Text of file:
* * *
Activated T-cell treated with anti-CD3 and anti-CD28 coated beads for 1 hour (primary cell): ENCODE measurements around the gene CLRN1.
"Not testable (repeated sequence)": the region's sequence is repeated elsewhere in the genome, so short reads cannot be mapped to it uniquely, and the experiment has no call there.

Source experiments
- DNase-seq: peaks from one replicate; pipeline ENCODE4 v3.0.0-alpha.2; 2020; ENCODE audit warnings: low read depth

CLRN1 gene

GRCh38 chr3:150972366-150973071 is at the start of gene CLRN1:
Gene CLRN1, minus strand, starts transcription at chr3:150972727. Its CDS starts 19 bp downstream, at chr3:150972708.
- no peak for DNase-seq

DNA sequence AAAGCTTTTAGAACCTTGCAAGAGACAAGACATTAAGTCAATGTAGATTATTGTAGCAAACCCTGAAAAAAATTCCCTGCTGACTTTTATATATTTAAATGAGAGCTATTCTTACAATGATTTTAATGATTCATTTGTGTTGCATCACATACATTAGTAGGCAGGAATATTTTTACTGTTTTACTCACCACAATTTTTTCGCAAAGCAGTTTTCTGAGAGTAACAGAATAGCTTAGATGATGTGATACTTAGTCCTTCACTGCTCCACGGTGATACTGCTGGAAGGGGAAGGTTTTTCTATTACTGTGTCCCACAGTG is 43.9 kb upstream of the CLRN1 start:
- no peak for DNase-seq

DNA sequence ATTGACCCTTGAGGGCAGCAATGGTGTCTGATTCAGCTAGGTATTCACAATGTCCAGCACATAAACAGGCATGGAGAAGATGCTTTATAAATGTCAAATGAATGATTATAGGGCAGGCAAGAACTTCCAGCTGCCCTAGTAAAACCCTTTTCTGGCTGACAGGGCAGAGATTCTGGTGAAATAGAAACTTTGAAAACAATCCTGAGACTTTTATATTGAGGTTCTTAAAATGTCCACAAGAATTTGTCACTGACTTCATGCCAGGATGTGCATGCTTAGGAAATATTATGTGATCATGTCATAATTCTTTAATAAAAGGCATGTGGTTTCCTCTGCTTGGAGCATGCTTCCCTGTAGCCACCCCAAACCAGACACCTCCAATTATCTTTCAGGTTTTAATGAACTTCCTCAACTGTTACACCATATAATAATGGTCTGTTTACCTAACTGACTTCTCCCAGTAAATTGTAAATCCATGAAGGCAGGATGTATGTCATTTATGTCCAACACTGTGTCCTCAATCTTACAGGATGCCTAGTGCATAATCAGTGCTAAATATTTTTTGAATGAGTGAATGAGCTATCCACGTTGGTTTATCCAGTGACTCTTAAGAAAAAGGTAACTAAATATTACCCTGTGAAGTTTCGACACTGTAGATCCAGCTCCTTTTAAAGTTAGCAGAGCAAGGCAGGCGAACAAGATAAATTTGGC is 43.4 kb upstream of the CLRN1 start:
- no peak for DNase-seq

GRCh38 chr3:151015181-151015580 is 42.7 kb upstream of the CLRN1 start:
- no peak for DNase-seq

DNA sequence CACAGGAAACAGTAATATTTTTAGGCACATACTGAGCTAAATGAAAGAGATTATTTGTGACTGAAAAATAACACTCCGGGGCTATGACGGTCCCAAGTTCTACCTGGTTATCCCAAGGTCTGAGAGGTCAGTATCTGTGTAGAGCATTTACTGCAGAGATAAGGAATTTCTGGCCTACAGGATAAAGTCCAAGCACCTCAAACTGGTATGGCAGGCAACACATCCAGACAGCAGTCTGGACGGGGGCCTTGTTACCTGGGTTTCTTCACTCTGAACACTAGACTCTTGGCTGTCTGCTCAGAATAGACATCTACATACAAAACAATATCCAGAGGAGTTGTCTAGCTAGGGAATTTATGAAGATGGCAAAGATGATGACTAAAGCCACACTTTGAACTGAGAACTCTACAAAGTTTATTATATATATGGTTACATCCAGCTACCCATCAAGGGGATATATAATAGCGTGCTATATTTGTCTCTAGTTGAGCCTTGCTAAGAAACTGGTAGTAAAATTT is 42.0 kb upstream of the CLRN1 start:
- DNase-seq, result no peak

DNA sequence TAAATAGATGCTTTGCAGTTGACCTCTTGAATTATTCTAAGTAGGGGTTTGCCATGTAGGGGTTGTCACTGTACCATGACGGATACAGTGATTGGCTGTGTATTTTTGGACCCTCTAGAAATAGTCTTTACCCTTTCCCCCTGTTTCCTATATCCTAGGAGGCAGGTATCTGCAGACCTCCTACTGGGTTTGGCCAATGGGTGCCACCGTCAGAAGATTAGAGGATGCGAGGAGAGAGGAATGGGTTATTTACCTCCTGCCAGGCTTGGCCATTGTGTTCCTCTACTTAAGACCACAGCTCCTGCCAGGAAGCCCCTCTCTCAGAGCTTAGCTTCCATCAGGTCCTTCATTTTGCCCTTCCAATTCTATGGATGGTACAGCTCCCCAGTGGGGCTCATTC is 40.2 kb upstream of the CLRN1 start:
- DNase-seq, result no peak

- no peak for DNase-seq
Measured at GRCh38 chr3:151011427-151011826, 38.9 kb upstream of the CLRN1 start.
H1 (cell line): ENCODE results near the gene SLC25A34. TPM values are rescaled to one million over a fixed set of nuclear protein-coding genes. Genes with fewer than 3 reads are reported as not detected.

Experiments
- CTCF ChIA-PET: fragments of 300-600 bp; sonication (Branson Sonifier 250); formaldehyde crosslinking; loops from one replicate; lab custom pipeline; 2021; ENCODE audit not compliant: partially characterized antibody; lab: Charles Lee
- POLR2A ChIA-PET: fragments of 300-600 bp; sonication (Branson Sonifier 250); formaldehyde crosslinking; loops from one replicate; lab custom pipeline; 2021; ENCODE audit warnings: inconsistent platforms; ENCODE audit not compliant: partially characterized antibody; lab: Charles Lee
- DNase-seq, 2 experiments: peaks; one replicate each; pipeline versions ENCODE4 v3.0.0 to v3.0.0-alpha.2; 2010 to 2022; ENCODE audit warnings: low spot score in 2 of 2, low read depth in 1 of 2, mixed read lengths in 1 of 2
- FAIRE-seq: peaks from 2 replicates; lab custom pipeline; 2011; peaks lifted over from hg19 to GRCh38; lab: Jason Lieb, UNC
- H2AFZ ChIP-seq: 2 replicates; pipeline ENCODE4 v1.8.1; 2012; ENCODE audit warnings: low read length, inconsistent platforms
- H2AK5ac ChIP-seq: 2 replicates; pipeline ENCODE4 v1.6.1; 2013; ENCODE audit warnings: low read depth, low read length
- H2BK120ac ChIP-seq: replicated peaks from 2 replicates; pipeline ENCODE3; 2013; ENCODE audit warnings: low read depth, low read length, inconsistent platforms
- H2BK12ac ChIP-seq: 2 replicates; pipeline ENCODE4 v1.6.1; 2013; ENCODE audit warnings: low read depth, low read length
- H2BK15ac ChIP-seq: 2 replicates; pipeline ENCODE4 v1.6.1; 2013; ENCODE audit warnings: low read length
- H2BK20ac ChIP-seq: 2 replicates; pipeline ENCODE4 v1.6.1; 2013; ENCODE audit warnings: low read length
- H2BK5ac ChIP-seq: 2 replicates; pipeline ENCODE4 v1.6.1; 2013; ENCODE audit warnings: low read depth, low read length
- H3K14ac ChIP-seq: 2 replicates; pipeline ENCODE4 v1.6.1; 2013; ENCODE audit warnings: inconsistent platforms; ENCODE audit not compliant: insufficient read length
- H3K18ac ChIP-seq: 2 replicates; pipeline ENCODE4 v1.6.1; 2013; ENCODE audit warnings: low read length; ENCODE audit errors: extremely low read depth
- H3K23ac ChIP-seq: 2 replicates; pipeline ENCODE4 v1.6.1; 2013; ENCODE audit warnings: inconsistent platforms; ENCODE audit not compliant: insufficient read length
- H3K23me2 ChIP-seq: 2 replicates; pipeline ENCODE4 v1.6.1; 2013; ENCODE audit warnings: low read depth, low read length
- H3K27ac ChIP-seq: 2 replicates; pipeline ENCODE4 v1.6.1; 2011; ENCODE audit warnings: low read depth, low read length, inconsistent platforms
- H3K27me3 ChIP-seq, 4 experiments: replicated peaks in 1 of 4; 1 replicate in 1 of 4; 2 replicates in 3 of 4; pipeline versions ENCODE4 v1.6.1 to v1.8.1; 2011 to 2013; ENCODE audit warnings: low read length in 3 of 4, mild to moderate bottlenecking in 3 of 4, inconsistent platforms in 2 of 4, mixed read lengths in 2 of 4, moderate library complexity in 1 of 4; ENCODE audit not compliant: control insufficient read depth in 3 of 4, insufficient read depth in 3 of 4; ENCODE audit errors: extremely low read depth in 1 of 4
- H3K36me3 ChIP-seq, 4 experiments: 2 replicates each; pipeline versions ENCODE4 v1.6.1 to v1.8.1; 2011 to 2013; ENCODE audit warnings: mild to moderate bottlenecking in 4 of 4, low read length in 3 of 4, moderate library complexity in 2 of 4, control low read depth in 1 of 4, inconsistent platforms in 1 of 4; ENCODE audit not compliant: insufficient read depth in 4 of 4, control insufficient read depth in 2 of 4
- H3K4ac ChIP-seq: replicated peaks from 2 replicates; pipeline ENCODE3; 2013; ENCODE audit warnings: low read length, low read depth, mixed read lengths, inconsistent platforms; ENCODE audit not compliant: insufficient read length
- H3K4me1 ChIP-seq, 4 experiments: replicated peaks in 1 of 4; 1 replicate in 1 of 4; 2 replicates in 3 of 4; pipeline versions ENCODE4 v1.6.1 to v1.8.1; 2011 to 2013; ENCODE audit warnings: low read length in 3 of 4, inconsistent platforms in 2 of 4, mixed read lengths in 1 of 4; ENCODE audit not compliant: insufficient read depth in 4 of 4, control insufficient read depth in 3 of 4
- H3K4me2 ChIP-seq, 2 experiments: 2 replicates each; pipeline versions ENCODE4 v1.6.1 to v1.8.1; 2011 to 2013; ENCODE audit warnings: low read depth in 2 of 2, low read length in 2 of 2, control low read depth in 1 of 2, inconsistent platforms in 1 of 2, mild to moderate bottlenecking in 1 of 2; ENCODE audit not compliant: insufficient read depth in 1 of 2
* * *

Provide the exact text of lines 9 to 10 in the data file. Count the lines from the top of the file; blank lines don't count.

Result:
DNA sequence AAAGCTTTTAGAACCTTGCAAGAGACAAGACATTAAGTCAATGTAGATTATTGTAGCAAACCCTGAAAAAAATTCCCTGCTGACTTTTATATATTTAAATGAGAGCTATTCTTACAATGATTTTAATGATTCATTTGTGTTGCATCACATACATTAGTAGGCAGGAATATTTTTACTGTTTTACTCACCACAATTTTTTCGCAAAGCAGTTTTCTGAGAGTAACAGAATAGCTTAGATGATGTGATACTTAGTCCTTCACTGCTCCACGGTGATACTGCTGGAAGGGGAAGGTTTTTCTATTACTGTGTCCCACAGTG is 43.9 kb upstream of the CLRN1 start:
- no peak for DNase-seq